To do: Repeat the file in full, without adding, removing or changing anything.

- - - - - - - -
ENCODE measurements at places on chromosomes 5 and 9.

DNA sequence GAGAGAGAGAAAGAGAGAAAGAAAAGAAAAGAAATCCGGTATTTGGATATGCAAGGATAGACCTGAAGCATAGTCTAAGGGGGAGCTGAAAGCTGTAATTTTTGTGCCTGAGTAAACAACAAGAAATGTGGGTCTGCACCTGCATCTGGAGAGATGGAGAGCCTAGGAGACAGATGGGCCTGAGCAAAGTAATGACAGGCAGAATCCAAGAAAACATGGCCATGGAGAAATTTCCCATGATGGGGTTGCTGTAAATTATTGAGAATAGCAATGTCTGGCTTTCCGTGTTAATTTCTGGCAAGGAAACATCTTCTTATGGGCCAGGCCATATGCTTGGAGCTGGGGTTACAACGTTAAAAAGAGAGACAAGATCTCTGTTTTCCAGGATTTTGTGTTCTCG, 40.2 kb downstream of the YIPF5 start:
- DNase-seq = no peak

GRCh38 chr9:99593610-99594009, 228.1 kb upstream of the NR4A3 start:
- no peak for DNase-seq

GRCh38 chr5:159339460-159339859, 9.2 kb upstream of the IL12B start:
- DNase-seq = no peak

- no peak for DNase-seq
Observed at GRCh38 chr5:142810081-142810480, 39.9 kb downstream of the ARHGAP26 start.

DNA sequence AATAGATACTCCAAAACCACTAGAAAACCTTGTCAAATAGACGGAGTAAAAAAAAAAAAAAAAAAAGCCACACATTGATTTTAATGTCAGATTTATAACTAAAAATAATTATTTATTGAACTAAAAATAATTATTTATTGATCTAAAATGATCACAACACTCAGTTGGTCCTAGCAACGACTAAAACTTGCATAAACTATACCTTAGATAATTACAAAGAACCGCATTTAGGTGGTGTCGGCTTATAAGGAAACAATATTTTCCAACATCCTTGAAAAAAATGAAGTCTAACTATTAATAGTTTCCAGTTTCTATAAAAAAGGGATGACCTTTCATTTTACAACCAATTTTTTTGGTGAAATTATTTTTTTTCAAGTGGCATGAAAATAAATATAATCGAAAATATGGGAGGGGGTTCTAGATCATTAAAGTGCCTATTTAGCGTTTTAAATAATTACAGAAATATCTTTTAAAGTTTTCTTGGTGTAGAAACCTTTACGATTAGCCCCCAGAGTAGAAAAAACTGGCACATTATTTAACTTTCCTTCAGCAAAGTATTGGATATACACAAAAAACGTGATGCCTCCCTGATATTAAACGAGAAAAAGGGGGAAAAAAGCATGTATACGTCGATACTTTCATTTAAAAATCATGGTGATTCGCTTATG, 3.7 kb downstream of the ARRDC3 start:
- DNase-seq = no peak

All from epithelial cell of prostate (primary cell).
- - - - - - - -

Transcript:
ENCODE measurements at places on chromosomes 5 and 9.

DNA sequence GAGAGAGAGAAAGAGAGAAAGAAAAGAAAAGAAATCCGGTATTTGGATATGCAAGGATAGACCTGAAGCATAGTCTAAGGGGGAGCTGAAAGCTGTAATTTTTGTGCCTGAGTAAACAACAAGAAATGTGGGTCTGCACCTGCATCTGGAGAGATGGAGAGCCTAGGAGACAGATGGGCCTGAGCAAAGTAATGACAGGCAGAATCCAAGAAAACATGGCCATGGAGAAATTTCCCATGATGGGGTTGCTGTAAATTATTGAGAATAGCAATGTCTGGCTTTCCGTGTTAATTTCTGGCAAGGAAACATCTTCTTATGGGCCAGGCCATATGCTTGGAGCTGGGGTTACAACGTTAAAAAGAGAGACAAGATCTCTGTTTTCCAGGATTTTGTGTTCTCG, 40.2 kb downstream of the YIPF5 start:
- DNase-seq = no peak

GRCh38 chr9:99593610-99594009, 228.1 kb upstream of the NR4A3 start:
- no peak for DNase-seq

GRCh38 chr5:159339460-159339859, 9.2 kb upstream of the IL12B start:
- DNase-seq = no peak

- no peak for DNase-seq
Observed at GRCh38 chr5:142810081-142810480, 39.9 kb downstream of the ARHGAP26 start.

DNA sequence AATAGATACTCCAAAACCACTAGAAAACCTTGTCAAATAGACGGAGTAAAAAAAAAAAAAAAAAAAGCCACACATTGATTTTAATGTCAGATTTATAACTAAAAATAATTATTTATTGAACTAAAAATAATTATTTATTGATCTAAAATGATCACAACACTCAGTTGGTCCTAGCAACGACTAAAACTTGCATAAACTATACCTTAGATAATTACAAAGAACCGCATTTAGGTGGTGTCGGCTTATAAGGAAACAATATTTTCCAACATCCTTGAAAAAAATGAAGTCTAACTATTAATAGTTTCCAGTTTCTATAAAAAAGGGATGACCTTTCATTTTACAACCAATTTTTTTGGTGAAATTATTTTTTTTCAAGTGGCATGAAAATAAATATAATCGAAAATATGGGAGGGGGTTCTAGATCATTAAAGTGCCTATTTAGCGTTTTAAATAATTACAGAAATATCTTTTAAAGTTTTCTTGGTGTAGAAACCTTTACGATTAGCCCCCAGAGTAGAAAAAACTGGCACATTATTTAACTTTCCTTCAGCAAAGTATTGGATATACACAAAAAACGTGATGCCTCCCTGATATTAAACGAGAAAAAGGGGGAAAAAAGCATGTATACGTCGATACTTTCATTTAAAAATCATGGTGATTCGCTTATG, 3.7 kb downstream of the ARRDC3 start:
- DNase-seq = no peak

All from epithelial cell of prostate (primary cell).